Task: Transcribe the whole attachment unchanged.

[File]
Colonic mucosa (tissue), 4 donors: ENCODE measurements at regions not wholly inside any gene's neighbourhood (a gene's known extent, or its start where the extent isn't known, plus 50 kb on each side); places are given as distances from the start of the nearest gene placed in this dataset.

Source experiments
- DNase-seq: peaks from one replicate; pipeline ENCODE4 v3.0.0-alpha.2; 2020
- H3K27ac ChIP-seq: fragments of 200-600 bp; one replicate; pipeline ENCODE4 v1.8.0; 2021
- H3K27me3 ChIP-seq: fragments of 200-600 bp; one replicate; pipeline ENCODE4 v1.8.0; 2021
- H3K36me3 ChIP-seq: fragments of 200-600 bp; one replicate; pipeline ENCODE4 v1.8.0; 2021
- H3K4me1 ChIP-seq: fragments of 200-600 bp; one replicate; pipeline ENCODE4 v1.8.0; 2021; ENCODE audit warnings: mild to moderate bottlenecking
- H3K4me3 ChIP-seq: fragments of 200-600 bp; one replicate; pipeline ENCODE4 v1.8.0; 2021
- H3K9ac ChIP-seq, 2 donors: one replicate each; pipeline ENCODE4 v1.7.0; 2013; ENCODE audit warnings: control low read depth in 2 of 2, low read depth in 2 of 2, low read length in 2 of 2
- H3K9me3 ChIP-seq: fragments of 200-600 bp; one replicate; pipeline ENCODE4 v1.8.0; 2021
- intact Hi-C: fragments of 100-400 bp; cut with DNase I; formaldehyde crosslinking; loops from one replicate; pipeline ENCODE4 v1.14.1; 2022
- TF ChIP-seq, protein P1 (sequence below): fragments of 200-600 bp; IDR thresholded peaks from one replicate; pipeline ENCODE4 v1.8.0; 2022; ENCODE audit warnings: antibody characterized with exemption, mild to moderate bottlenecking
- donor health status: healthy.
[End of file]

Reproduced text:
Colonic mucosa (tissue), 4 donors: ENCODE measurements at regions not wholly inside any gene's neighbourhood (a gene's known extent, or its start where the extent isn't known, plus 50 kb on each side); places are given as distances from the start of the nearest gene placed in this dataset.

Source experiments
- DNase-seq: peaks from one replicate; pipeline ENCODE4 v3.0.0-alpha.2; 2020
- H3K27ac ChIP-seq: fragments of 200-600 bp; one replicate; pipeline ENCODE4 v1.8.0; 2021
- H3K27me3 ChIP-seq: fragments of 200-600 bp; one replicate; pipeline ENCODE4 v1.8.0; 2021
- H3K36me3 ChIP-seq: fragments of 200-600 bp; one replicate; pipeline ENCODE4 v1.8.0; 2021
- H3K4me1 ChIP-seq: fragments of 200-600 bp; one replicate; pipeline ENCODE4 v1.8.0; 2021; ENCODE audit warnings: mild to moderate bottlenecking
- H3K4me3 ChIP-seq: fragments of 200-600 bp; one replicate; pipeline ENCODE4 v1.8.0; 2021
- H3K9ac ChIP-seq, 2 donors: one replicate each; pipeline ENCODE4 v1.7.0; 2013; ENCODE audit warnings: control low read depth in 2 of 2, low read depth in 2 of 2, low read length in 2 of 2
- H3K9me3 ChIP-seq: fragments of 200-600 bp; one replicate; pipeline ENCODE4 v1.8.0; 2021
- intact Hi-C: fragments of 100-400 bp; cut with DNase I; formaldehyde crosslinking; loops from one replicate; pipeline ENCODE4 v1.14.1; 2022
- TF ChIP-seq, protein P1 (sequence below): fragments of 200-600 bp; IDR thresholded peaks from one replicate; pipeline ENCODE4 v1.8.0; 2022; ENCODE audit warnings: antibody characterized with exemption, mild to moderate bottlenecking
- donor health status: healthy.